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Startups Are Saving the Music Industry: Here's How
Over the last decade, classic players in the music industry tried- and failed- to prevent the explosion of digital sharing from affecting their business. In the aftermath, small, agile startups are owning the day with a new industry model, taking music from product to service.
As prior giants Universal, Warner, EMI and Sony find themselves with less control over the industry direction, newcomers like Spotify and LiveNation, and those previously unassociated with music (Apple, Amazon, and Google), are driving the technical changes that are disrupting the industry.
A New Model
It would be ignorant of anyone to assume that the business model works differently in the Arab world than it does elsewhere. Here, we too were once pawns playing the major record label’s game, consuming what Melody, Rotana, and Alam Al Phan fed us. Compared to 10 years ago, these labels are now doing poorly; their roster of artists is shrinking as artists realize they can market themselves and distribute thier music more effectivey online.
Artists who still want to entertain the masses are beginning to realize that they need to trust startups to do so. Companies like Anghami and Vinelab are at the forefront of a shift in the Arab world towards agile, social media-driven platforms. Anghami, the region’s first mobile streaming platform, launched a few months ago and already made it as the top free app in 12 Arab countries. Vinelab, which offers digital solutions to artists by building their apps and websites, managing their audience and distributing their content, represents a growing roster of artists like Ragheb Alama, Myriam Fares, Magida el Roumi, and Najwa Karam.
Outlook on 2013
When I asked Abed Agha, the founder of Vinelab, how he thinks the industry will evolve in 2013, he responded, “We are going to start seeing more positive echoes about digital being the new sexy kid on the block… we’re also going to start seeing revenues from digital sources on the balance sheets of stakeholders.” This trend highlights the critical fact that music is now being positioned to consumers more as a service rather than a product.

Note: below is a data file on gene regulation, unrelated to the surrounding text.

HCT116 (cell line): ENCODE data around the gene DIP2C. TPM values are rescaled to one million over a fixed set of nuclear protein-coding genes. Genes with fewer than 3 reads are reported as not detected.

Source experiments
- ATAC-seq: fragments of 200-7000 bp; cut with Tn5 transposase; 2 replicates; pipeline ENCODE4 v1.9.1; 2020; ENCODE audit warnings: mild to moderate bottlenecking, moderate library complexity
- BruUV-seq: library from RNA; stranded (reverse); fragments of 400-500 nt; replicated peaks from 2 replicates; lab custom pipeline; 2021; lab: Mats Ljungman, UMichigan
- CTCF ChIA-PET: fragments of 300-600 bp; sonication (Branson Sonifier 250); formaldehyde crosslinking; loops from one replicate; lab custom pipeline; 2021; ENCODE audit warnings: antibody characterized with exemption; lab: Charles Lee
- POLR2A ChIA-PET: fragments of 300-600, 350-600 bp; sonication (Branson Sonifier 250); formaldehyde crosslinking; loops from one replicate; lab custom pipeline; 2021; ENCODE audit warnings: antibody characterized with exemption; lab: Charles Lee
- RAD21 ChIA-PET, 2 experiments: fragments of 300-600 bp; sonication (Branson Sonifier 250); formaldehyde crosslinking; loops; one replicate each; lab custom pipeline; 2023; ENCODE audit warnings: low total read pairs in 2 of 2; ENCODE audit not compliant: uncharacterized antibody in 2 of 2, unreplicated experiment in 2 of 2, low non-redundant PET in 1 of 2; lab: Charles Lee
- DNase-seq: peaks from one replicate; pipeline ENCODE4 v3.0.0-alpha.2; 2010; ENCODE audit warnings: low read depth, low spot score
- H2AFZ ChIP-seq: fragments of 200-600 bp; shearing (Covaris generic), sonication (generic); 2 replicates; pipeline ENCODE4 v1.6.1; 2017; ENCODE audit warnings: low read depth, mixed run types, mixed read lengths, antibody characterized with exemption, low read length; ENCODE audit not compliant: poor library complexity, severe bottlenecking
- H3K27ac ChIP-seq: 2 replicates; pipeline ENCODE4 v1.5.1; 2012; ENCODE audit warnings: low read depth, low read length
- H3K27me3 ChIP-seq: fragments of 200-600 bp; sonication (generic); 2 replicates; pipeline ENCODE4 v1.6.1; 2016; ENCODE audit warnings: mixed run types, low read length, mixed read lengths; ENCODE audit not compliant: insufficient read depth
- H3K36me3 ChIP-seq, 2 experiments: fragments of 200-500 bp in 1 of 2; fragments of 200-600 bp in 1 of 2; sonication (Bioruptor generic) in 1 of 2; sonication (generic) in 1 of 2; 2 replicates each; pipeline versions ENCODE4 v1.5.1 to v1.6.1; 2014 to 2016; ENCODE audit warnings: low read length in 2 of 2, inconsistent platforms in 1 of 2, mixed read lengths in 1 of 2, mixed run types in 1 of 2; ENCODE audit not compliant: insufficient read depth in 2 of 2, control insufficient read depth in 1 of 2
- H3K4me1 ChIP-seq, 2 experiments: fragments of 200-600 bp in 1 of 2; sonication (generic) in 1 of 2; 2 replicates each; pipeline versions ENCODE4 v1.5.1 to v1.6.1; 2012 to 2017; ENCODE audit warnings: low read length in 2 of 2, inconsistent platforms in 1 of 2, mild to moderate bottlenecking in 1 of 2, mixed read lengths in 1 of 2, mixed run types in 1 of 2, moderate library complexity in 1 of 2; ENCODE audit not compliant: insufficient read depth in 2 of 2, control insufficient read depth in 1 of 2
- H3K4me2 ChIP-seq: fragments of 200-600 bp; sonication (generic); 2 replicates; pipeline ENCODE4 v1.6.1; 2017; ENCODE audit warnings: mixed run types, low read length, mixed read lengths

Fans no longer need to own a CD or cassette to listen to music; you can now buy or stream music without actually owning a physical medium that contains it, freeing the artist to focus on building and monetizing themselves as a brand.
Finding multiple revenue streams for these artists is where startups can get creative. Stars and smaller artists depend less on record sales and touring to make money today, so they must figure out how to sell their identity as a brand through merchandising, crowdfunding, and other methods that do not necessarily involve their music.
For startups to succeed in the music industry, they must focus on convenience to win over customers. Piracy is a problem, no doubt, as are complicated licensing laws that allow users to enjoy a service in some countries but not others. But selling users an experience they cannot get from piracy websites or YouTube streams, which is Spotify’s key selling point, will get them to open their pocketbooks.
There is no need to speculate either. Numbers show that 2012 was THE year for music streaming (see the views of these top 10 streaming company CEOs); subscriptions to these services have quadrupled in the US in the past two years. In Norway, music streaming services like Rdio are said to be the reason behind the 7% increase in music sales in 2012, which marked the first rise in sales since 2004. New services such as these are driving users to buy a digital album rather than download it illegally, because they integrate music sales conveniently into their platform.
The future of the industry is in the hands of startups. There are programs all across the U.S. today, like Music Startup Academy, which are designed to specifically teach entrepreneurs, startups and developers about the music industry in order to enable them to break through barriers of entry into the market.
We need to build the foundations of this new model that rewards openness, flawless integration and a better overall user experience. Music discovery sites, Spotify Apps API, Facebook Apps, and Open EMI are all examples of tools that are building an ecosystem, not just an industry. When all players, big and small, start playing the same game and adapt to these new technologies, that’s when the industry will settle down and get comfortable once again- until a new invention in the tech sector re-disrupts the industry that is.
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